CAN YOU CHILL RED WINE?
Yes. The reason this is even an issue is that the temperature you serve wine at affects how it tastes. Red wine is best served at room temperature, because the warmer temperature encourages all the special flavour smells into the air for you to smell. When it’s cooler, red wine is like a cold muscle — all tight and restrained. The more the smells are released, the more of an experience you can get from the wine. These go up the nose, into the smelling bulb at the back of your nose which then transmits them to the brain telling it things about what you’re smelling.
When red wine is cold the acidic and tannic flavours come out more, while all the fruit flavours kinda get hidden. As tannins and acid are characteristic of most red wines, it’s best you serve it at a temperature that encourages a balance between the amount of fruit you can taste with the amount of tannins and acid you have to deal with.
Now you know why red wine should be served at room temperature, the problem here is that using room temperature as a guide is all well and good if every room in the world hung around the same temperature. But they do not. Serving red wine in a room on the equator may be a sniff warmer than if you were in a wood cabin in Alaska. Bring it home and you’ll find extreme differences here as well.
So, to get a red wine to its ideal serving temperature, you may in fact need to lay it in the fridge for a while. More tannic reds like cabernet sauvignon and shiraz need to be served a little warmer (15-18 degrees) than softer, lighter red wines such as pinot noir and merlot which should be served more for refreshment (10-12 degrees). Also, as wine will usually warm up slightly in your hand, you should serve it at the lower end of this temperature guide.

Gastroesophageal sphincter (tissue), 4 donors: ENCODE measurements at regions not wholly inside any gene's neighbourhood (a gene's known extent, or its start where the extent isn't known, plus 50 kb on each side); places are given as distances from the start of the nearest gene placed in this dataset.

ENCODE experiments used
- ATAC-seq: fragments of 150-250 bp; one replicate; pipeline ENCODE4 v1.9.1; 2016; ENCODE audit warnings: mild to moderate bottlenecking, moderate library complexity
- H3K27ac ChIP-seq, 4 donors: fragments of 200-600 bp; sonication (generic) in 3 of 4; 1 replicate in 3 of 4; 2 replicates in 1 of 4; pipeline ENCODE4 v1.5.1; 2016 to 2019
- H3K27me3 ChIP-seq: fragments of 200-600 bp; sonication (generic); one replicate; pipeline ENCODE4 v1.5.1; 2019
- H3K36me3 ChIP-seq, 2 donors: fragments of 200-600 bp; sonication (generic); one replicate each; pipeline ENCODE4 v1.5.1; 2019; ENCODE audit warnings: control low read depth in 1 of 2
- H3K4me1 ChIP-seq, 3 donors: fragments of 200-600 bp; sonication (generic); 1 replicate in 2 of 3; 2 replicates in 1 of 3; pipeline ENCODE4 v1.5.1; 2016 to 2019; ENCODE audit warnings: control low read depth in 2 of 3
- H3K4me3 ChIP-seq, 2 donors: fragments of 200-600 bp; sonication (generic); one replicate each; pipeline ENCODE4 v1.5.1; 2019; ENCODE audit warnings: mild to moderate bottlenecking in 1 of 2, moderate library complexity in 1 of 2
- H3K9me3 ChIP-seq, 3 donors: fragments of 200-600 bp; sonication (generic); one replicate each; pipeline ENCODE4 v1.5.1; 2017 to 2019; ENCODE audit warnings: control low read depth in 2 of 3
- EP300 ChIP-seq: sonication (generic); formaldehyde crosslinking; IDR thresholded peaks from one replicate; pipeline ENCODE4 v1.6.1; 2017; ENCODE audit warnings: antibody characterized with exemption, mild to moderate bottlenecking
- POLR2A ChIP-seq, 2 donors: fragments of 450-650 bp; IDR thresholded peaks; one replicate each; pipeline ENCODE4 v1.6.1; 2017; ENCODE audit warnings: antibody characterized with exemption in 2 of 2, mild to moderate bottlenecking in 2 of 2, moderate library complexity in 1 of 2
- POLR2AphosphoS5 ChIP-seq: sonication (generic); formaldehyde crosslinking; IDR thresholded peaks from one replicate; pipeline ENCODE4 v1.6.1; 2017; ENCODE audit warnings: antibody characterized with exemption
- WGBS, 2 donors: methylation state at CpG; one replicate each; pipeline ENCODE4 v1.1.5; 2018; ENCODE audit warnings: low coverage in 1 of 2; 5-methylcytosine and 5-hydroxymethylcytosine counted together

HOW LONG CAN YOU KEEP LEFTOVER WINE?
This is about the changes that occur over time and start to affect the flavour of the wine, as opposed to when the Wine Storage Police will thunder into your kitchen and charge you with drinking stale wine.
The reason there is a limit on how long you can keep open wine has to do with oxygen. With open wine, oxygen is both friend and foe. Immediately prior to, or soon before drinking, encouraging the wine to come in contact with oxygen is welcomed. This is called aeration and happens in many forms — swirling the glass before tasting, burbling the wine around in the mouth and pouring the contents of a bottle into a decanter. All of these techniques encourage the things that give a wine its smells (and as far as the brain is concerned, much of its flavour).
This is all well and good for a wine that’s about to have your laughing gear wrapped around it. But leave the wine exposed to the oxygen for any length of time and what was once aeration, soon becomes oxidation and damn it, your wine is oxidised. The fruit tastes disappear, it’ll start to taste stale and eventually, will turn to vinegar. It’s this excessive exposure to oxygen that limits how long you can keep a wine.
Here’re some fairly general rules to use as a guide and save your guests from having to drink vinegar.